At the reading of his revised will, his friends and enemies are horrified to hear that the estate will be passed on to his son, Jack (Peter O’Toole), who is also cousin to the Queen. Upon his announcement and arrival, Jack enters dressed as Jesus Christ, with robe, long golden locks, and beard, but it isn’t that he is merely dressed as Christ. He believes he is Jesus Christ. Though he locks horns with his Church of England relatives, an examiner diagnoses Jack as a paranoid schizophrenic. Hilariously, when asked how he knows he is God, Jack simply states that when he prays, he discovers he is talking to himself. His transformation is no different than the proverbial red-headed stepchild’s journey home to inform her family she has discovered Scientology, but since this is a young man of royal stock and lineage, poised to inherit an unimaginable clutch of power and privilege, his family agrees he must be destroyed for the good of the Crown.

Trading off one set of bizarre rubrics for another and unleashing hypocrisy in the form of off-putting musical sequences isn’t enough for Peter Barnes’ irreverent stage play (which he also adapted for the screen). When Jack insists his doctrine will be one of peace, charity, and love (What would Jesus do?), he puts fear in the hearts of the dogged politicians who really only want his power and wealth. They scheme to distract him with a woman (beautiful Carolyn Seymour as Lady Grace) who, with all her might, attempts to seduce Jack, but is instead seduced by Jack. She falls madly in love with him. It’s interesting how Jack (Jesus Christ) invents and improvises his belief system. Apparently it’s fine for our Lord and Savior to take a wife in Jack’s twisted interpretation. Whatever. I’m an atheist, but it’s quite charming to watch Seymour and O’Toole indulge in an impromptu rendition of “My Blue Heaven.”

When the dimwitted Dinsdale tries to alert Jack to his family’s treachery, he violently withdraws, sensing his strategically constructed walls of illusion coming down. As much as Jack wants (needs) to be Jesus Christ, and though he hangs from a fabricated crucifix in times of insecurity, he would never bring himself to strip to nakedness and pierce his flesh with nails. He marries Grace in an empty cathedral. At the reception, Jack puts party hats on all the miserable nobles. This is where the movie succeeds: as a tarring, jarring rebuke of the affluent – those who merely inherit their privilege and execute nothing of use with it. They are, truly, the most worthless of the world. Upon a visit to a sanitarium, he comforts the inmates with prayer and song. The examiner conducts psychological experiements. He passes a lie detector test. He then undergoes electro-shock therapy (in a method reminiscent of Return of the Jedi when the Emperor tortures young Skywalker). This sequence juxtaposes Jack’s “exorcism” with the birth of his child with Lady Grace, and it is truly terrifying.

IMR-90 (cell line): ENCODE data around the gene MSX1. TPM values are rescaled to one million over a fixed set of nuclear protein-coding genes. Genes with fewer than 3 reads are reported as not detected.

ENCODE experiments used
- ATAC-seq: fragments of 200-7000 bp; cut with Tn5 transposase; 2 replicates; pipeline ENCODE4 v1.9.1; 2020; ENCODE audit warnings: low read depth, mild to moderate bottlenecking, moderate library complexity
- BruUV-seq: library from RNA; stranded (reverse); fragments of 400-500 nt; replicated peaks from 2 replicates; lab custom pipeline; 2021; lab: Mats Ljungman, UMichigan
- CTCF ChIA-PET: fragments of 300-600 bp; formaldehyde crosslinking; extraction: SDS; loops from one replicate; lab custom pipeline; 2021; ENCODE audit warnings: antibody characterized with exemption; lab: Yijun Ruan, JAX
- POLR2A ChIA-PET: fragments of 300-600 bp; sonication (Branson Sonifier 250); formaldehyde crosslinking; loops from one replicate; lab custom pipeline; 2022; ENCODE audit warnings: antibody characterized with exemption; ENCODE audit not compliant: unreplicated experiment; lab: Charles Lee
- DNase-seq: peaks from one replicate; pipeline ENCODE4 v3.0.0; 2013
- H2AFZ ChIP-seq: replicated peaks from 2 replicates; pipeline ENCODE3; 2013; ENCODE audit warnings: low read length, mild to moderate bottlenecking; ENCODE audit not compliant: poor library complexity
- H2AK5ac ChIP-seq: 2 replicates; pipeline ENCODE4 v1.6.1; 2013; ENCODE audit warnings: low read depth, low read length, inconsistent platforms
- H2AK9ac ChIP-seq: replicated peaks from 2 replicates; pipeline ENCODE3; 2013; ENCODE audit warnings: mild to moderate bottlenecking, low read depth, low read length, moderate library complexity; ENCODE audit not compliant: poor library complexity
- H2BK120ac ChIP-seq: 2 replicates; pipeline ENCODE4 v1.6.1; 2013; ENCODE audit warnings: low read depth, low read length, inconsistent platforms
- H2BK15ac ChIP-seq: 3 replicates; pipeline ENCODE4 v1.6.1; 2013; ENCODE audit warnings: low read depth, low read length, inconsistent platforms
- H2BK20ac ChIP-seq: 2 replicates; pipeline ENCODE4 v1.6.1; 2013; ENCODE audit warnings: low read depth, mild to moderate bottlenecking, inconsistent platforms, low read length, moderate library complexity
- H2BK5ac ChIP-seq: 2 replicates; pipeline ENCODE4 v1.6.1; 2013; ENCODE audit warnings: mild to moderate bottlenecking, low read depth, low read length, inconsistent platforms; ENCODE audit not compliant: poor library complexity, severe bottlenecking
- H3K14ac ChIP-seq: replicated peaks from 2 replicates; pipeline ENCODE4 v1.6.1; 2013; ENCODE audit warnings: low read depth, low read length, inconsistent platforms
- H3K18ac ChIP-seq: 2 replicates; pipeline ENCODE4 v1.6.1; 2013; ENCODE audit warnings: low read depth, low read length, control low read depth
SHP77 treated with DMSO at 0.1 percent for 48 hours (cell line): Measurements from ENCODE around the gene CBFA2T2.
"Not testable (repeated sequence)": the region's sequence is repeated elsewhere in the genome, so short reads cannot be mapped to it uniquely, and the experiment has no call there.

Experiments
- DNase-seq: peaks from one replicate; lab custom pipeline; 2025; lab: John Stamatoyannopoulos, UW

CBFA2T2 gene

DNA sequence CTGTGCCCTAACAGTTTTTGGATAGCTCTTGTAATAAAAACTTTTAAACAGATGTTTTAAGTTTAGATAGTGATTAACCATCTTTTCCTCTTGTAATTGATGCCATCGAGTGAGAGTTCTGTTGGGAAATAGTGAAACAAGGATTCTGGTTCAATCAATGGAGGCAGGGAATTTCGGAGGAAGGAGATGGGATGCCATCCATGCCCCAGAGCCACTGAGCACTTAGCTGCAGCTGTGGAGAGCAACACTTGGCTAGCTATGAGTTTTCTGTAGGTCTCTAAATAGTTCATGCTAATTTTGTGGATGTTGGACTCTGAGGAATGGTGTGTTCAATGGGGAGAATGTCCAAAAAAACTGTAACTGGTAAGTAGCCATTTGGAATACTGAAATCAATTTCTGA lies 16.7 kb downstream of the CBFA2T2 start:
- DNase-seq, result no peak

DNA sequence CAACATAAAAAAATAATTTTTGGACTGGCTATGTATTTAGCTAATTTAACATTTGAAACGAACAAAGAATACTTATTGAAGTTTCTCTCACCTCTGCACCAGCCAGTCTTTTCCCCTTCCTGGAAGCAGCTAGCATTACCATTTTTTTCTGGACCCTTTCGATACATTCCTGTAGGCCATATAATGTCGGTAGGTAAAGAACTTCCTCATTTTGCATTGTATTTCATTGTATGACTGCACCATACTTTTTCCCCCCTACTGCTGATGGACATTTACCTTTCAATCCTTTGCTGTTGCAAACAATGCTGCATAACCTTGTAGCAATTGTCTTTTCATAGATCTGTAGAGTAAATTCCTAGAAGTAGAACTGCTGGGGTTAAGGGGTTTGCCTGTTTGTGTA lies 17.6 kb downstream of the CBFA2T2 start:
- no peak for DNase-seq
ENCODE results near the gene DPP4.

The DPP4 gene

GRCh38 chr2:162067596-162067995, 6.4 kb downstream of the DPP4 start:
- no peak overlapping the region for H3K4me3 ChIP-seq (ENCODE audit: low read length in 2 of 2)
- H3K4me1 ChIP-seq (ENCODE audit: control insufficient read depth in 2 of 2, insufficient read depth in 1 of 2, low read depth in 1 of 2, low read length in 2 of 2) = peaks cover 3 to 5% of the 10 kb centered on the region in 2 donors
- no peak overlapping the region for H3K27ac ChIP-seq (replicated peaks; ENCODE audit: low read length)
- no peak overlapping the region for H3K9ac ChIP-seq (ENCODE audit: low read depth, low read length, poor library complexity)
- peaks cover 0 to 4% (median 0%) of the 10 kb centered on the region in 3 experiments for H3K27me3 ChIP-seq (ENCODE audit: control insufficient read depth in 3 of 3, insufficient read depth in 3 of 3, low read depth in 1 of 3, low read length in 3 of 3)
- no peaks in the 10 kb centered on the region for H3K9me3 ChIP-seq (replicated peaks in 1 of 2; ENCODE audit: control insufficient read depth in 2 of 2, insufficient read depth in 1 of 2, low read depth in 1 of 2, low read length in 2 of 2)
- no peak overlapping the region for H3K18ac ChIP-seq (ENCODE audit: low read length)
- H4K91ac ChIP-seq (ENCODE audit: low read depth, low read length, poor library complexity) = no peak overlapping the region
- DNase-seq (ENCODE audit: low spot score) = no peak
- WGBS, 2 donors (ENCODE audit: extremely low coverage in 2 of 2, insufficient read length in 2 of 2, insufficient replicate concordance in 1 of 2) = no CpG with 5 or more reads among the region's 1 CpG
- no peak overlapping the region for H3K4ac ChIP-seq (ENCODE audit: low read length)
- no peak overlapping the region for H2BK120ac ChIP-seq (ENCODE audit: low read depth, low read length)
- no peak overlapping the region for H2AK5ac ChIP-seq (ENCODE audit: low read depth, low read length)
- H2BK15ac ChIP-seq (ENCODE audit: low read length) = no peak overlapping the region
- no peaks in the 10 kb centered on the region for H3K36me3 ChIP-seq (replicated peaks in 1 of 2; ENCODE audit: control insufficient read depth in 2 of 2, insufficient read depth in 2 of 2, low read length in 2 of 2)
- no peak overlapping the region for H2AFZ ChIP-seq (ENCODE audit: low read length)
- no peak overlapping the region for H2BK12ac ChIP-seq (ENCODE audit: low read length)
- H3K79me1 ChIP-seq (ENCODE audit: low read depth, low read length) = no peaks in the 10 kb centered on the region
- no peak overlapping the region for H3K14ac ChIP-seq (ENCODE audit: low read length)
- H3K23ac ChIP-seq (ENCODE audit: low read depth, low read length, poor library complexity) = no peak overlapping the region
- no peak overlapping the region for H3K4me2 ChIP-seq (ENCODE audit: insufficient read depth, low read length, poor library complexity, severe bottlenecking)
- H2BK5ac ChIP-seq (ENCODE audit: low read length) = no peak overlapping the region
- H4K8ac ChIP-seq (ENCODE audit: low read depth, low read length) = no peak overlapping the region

However electrifying O’Toole is (Ha!), the film relies on his madness to carry it through the more mundane and tedious passages. Barnes is a writer in love with his words, and what The Ruling Class could’ve used was another pass at the screenplay, and more time in the editing room. Peter Medak’s direction is (perhaps appropriately) stagey, but also cold and emotionless. Maybe it’s because he shoots the movie from the point-of-view of the unlikable outsiders who view Jack’s madness as a form of eccentricity. Even after Jack is relieved of his demons, we spend nearly another hour trying to determining who he has become. He stutters, suffers Tourettes-like aphasia, and possesses murderous impulses. The Ruling Class would’ve been brilliant if the filmmakers had dispensed with the notion of shooting a stage play and instead focused on the strength of film. The aristocratic air and the manipulations of the power-mad in the film would make it an interesting double feature with A Clockwork Orange.

Our first cable box was a non-descript metal contraption with a rotary dial and unlimited potential (with no brand name – weird). We flipped it on, and the first thing we noticed was that the reception was crystal-clear; no ghosting, no snow, no fuzzy images. We had the premium package: HBO, Cinemax, The Movie Channel, MTV, Nickelodeon, CNN, The Disney Channel, and the local network affiliates. About $25-$30 a month.  Each week (and sometimes twice a week!), “Vintage Cable Box” explores the wonderful world of premium Cable TV of the early eighties.